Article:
Ian Chains – Guitar
Chris Steve – Drums
Producer: Jameson Ellison
The biggest gripe I still have about this band is Jason Decay’s vocals. He just doesn’t have the vocal power or charisma to really do the music justice. That is a shame because I think Burning Fortune is quite an improvement over the acceptable but kinda boring Chained To The Nite. I know I’m not the only person saying this either so someone in Camp Cauldron needs to step up and admit it’s time for a new vocalist (and maybe even time to add a 2nd guitar player). From what I understand, this is Decay’s baby, so it’s not like I’m expecting, asking or wanting him to leave the band. Keep playing bass — just get a new singer!
Anyway, the band is still chugging along playing no-frills NWOBHM-inspired heavy metal but this time they are a bit more melodic about it. Heck, “Tears Have Come” borders on acting as an ’80s glam anthem. So it’s good to see the guys are still expanding ever so slightly past the traditional heavy metal sound. They covered Black ‘N’ Blue on the last album but this time they’ve taken another unique route and have covered “Detroit’s Heavy Metal Horror Show” Halloween with “I Confess”. Is it wrong of me to think a cover song is the best song on the album? I’m thinking more about checking out Halloween than I am about listening to the rest of this album! But credit where it’s due, “Miss You To Death” is probably my favorite song the band has written so far.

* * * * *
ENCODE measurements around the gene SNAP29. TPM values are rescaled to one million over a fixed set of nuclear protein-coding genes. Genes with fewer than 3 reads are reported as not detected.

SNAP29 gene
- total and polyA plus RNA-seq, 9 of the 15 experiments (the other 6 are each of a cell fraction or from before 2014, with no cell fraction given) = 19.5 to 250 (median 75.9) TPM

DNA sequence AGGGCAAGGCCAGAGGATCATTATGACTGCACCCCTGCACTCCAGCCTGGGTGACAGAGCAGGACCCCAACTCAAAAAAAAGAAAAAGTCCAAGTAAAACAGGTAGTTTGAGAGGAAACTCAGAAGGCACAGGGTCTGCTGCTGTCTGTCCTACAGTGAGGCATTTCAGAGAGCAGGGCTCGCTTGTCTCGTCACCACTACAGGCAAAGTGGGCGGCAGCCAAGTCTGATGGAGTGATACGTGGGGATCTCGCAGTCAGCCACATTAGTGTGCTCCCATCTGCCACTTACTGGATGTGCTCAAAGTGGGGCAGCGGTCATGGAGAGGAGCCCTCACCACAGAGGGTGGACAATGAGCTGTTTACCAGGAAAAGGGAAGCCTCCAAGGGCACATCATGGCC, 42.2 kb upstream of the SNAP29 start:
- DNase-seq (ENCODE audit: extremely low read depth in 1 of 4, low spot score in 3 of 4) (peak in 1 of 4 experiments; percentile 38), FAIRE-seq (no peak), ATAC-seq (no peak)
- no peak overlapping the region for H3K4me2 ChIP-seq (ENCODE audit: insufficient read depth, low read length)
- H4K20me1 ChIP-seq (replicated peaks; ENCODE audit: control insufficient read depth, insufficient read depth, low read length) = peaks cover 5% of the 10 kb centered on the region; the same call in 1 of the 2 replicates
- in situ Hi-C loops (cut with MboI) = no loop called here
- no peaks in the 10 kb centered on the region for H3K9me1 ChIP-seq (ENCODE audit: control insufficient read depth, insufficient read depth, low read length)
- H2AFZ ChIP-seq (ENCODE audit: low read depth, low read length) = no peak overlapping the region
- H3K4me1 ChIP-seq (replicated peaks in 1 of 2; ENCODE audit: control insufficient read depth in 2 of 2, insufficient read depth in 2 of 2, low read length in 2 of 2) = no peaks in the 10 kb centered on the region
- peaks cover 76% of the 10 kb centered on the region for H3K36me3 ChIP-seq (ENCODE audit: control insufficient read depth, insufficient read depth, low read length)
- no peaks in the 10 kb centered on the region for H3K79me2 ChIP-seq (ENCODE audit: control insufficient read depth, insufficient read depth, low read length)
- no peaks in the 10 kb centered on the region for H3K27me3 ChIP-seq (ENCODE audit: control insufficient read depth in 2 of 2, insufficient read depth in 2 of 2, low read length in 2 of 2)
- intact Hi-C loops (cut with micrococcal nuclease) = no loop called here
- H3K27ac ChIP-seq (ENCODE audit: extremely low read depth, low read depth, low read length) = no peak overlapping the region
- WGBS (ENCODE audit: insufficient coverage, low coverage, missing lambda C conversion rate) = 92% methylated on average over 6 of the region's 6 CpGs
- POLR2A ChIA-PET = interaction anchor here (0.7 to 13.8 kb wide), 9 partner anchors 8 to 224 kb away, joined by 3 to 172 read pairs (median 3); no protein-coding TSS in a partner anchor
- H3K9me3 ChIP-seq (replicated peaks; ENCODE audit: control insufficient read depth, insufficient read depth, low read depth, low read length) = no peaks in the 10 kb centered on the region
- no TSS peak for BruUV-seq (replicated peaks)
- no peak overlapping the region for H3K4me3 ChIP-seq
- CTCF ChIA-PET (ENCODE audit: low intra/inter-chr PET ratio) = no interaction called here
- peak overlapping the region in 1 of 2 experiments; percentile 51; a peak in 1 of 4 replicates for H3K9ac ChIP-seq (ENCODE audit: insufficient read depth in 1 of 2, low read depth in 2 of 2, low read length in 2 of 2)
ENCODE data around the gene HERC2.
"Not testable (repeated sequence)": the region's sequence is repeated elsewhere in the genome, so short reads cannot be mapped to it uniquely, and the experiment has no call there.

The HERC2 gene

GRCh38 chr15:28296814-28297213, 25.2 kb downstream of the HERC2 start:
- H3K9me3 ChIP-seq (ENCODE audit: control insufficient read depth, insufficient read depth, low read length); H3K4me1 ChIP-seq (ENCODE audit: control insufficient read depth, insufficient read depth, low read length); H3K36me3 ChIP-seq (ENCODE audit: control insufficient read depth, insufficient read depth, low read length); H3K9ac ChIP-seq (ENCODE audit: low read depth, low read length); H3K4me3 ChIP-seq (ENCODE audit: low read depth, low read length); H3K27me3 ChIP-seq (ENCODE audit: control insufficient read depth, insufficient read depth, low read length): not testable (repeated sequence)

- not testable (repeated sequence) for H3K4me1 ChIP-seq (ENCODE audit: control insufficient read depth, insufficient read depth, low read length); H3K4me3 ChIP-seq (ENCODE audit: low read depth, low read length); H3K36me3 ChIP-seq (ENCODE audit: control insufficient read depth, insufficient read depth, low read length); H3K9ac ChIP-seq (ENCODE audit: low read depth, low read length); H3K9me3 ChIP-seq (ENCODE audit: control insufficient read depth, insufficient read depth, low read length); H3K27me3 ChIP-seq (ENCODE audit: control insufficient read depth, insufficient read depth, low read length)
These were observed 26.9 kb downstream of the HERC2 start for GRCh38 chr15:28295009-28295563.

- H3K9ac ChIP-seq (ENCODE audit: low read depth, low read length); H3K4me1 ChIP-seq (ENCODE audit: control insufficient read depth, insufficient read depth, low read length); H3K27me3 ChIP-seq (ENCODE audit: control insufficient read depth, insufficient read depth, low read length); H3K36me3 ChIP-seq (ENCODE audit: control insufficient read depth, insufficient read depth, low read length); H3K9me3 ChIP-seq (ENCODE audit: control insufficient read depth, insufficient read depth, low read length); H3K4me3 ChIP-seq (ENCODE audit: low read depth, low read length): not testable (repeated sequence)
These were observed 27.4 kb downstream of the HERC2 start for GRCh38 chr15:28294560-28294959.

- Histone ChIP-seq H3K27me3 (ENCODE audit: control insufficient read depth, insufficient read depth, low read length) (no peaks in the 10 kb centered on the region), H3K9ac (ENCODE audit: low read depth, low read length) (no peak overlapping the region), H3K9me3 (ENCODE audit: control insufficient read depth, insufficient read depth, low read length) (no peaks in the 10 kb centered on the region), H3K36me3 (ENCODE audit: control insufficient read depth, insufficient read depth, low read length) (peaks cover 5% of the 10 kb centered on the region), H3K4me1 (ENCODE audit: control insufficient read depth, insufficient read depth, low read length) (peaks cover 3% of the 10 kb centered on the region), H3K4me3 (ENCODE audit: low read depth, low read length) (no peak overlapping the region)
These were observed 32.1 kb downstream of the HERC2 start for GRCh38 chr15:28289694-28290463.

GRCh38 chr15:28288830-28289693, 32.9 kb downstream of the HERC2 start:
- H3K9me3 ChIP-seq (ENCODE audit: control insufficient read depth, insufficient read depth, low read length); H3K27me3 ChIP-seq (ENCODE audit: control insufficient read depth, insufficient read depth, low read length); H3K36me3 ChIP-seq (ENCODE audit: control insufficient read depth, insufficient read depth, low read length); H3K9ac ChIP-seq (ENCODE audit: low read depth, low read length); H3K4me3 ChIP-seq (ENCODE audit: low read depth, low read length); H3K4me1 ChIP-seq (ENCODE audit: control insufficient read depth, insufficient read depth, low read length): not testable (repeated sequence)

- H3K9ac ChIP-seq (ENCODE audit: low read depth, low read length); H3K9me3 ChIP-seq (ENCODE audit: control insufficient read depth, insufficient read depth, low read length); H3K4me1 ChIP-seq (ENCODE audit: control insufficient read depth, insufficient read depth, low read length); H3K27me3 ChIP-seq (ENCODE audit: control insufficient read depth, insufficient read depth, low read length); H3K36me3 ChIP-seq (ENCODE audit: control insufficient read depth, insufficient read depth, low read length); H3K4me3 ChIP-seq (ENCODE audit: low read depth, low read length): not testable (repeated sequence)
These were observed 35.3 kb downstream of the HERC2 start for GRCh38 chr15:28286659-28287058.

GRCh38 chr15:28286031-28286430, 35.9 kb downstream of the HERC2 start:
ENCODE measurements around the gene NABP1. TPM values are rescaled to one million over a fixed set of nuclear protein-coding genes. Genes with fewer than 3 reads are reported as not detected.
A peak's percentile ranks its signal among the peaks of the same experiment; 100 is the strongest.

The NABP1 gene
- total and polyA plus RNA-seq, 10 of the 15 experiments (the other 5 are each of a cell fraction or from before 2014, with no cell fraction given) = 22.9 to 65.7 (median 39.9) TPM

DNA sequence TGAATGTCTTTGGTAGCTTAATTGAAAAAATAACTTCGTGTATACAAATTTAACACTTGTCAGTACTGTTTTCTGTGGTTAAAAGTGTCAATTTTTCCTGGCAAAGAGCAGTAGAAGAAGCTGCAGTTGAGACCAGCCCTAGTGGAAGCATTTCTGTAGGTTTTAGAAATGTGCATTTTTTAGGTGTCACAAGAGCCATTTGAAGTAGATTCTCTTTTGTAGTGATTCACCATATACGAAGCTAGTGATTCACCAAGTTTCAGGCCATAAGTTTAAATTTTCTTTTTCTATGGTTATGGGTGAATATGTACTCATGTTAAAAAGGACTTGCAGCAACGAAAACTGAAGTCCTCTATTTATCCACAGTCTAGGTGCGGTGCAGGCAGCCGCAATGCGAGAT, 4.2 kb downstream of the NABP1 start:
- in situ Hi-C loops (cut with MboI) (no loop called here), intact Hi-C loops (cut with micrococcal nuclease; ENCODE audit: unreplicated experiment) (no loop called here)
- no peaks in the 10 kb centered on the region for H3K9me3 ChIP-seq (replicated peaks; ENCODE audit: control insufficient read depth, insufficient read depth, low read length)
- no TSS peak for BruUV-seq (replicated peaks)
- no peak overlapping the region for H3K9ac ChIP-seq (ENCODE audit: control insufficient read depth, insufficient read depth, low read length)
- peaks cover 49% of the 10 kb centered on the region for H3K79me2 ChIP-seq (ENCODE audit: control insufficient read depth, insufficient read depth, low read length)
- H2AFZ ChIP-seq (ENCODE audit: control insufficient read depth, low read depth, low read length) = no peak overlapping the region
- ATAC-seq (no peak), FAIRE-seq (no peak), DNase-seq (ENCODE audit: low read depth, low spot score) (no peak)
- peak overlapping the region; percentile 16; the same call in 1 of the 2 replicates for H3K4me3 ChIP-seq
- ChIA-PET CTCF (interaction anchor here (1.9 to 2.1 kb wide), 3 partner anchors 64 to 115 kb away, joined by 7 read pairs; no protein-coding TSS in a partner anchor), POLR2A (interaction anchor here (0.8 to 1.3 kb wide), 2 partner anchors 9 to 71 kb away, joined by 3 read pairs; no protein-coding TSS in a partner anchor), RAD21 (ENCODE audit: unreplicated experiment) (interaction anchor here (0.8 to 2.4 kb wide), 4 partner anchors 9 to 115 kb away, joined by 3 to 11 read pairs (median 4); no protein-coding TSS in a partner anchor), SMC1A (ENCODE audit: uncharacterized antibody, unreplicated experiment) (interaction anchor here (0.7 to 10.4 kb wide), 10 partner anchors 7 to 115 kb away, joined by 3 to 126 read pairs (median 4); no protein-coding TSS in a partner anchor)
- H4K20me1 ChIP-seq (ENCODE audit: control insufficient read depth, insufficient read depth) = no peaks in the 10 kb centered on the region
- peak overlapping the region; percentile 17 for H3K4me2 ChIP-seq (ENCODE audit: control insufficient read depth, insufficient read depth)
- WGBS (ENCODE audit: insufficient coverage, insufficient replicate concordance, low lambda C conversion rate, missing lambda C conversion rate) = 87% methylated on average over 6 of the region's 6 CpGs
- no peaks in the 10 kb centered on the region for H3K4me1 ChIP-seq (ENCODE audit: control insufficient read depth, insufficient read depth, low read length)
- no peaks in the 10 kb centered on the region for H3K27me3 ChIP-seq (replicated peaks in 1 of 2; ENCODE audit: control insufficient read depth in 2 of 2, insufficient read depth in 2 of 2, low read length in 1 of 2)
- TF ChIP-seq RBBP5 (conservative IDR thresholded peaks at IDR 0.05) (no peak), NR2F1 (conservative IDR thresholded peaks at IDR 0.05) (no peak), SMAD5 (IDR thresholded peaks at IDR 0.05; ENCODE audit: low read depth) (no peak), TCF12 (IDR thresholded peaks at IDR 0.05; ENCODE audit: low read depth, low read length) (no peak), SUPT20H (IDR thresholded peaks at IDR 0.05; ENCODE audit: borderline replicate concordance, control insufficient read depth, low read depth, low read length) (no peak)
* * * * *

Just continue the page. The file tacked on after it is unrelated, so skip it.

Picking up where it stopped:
I don’t mean to bash the band because as I said, I’m enjoying this disc a lot more than the band’s debut. But in addition to the lackluster vocals, I really think the band needs a second guitarist. I’m not knocking Ian Chains at all, does a great job. He pulls off some awesome solos but for a band playing this style of music? I think two guitars would sound better, I like hearing two guitars playing off each other. If three guitarists are good enough for Iron Maiden surely Cauldron can have two?
So while Cauldron hasn’t quite yet delivered a KO in my book, they are continuing to improve. Their debut was fine but bland whereas I actually enjoy Burning Fortune quite a bit. After nearly giving up on them with Chained To The Nite, Cauldron is slowly winning me over (and I’m sure they’re very pleased about that).